Sunday, 19 Jan, 6.49 am Asian Age

After 30 years in exile, Kashmiri Pandits expect compensation, safe return home

Being a known figure, he chose to stay back in his native place when the Valley was in the grip of turmoil.

New Delhi: The exodus of the Kashmiri Pandits will be completing 30 years on Sunday (January 19), but the community is still waiting for justice and their return to homeland with honour and dignity.

Late Sarwanand Koul Premi is still being remembered in Kashmir as a renowned poet, a social activist, a journalist and a reputed author of around three dozen books. Being a known figure, he chose to stay back in his native place when the Valley was in the grip of turmoil.

Unfortunately, his belief was brutally shattered and cost him his and his younger son's life. On the intervening night of April 29-30, 1990, some unknown persons kidnapped Premi and his son Veerji Koul from their native village Soafshali and then killed them. An FIR was registered at the local police station Dooru. Unfortunately, no clue regarding the accused was stuck out, so the probe in the case was closed as untraced.

Further, the family suffered another blow when on the intervening night of August 11-12, 1998, some miscreants set the residence of Premi on fire regarding which an FIR was registered. The case was again closed as the culprits were untraced.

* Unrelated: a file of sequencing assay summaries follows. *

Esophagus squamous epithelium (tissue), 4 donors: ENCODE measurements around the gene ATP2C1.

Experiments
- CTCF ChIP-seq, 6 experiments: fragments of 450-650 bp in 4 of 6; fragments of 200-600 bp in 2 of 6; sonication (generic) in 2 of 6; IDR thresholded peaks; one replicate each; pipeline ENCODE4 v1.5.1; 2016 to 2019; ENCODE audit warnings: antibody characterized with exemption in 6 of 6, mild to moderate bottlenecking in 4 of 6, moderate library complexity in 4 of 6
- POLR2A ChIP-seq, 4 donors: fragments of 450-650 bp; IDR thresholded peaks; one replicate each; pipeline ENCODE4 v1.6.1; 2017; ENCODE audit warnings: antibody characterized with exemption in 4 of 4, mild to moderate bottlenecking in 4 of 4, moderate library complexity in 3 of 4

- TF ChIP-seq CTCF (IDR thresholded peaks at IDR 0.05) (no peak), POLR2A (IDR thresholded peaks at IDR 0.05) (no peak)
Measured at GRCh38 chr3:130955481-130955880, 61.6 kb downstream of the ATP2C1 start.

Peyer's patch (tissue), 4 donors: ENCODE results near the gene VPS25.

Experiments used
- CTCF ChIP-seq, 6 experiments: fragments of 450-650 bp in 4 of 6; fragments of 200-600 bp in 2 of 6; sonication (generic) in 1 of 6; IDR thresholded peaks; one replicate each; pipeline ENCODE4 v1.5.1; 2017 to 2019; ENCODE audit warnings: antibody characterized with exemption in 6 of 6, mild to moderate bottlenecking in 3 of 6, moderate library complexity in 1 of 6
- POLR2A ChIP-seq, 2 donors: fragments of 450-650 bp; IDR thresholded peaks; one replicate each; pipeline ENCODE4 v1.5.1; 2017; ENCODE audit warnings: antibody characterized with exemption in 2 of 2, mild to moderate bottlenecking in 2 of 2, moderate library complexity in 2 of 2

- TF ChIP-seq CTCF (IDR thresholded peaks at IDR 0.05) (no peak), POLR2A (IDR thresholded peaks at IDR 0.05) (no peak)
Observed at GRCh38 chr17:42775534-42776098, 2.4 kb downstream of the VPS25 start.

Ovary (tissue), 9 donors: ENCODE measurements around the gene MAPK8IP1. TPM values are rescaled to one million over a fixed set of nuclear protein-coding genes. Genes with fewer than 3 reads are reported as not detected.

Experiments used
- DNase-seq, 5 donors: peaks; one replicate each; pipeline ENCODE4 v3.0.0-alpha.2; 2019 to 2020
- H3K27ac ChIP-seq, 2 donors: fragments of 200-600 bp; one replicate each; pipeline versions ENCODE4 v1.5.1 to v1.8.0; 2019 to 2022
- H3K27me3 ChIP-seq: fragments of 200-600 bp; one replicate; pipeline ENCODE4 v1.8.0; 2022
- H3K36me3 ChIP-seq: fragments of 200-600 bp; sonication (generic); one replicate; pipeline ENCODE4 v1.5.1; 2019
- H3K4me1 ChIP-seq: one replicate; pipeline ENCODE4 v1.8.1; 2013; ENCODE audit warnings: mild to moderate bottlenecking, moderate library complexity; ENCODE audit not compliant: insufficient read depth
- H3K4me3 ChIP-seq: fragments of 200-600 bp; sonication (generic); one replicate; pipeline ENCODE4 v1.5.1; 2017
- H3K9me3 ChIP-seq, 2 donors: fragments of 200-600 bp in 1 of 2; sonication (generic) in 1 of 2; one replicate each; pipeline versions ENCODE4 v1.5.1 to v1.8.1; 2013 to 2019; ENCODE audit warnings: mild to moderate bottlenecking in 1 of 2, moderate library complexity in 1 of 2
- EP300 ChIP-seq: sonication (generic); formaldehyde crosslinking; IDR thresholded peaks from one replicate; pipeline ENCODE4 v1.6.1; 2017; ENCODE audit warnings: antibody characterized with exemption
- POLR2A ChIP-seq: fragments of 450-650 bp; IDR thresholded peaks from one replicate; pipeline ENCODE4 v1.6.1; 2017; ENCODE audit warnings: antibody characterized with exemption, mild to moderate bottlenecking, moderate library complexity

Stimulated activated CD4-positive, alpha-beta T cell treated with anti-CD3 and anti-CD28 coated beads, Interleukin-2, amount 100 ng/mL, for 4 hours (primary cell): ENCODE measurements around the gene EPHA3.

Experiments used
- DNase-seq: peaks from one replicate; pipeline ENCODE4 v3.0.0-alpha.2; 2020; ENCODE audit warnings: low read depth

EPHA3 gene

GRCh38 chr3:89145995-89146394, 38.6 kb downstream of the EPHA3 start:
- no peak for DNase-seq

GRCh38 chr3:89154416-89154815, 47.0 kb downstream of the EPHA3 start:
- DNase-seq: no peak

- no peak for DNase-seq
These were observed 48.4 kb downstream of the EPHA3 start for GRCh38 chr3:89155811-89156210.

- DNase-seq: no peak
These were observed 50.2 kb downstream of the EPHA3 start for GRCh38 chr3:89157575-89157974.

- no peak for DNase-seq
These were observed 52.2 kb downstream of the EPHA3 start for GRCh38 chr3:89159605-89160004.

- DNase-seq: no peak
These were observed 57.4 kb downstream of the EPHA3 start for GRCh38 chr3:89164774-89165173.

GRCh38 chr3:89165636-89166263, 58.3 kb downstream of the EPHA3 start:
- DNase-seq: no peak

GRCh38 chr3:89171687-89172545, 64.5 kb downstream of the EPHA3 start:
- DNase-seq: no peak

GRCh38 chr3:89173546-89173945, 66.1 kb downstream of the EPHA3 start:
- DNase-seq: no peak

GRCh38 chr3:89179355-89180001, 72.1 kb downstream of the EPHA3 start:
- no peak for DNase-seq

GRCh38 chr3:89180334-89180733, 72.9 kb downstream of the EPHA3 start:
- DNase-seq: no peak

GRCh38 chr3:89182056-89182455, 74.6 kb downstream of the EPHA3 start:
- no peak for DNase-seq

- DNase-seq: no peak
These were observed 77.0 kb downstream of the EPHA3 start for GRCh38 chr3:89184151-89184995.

However, Rajender Koul Premi, the elder son of Sarwanand Koul Premi, who was forced to migrate to Delhi after the horrifying incident with his family is still fighting for justice not only for his personal cause but also for the entire community.

Mr. Premi, who is the complainant, told this newspaper that even after 29 years of the tragic incident, the inaction and insensitive approach of the government, which initially had made huge promises to compensate and resettle the family, has miserably failed to transform the same into action.

"For the last 29 years, I have met Prime Ministers and chief ministers, Union ministers and top officials but everything went in vain, we are yet to get justice. My family has lost everything so as my community. We want justice, due compensation and return to our homeland with safety and security. He further said that after the government revoked Article 370 last year, we got a ray of hope. People are now coming forward for the our cause.

The State Human Rights Commission on February 22, 2012, in its double-bench verdict has ordered very valid recommendations and has asked the state government to redress the grievances of the family "sooner the better" but nothing has changed since then," said Mr Premi.

Meanwhile, the Kashmiri Pandits living in the national capital are now expecting the Centre to chart out a concrete roadmap for their safe return and rehabilitation in the trouble-torn valley.

Disclaimer: This story is auto-aggregated by a computer program and has not been created or edited by Dailyhunt. Publisher: Asian Age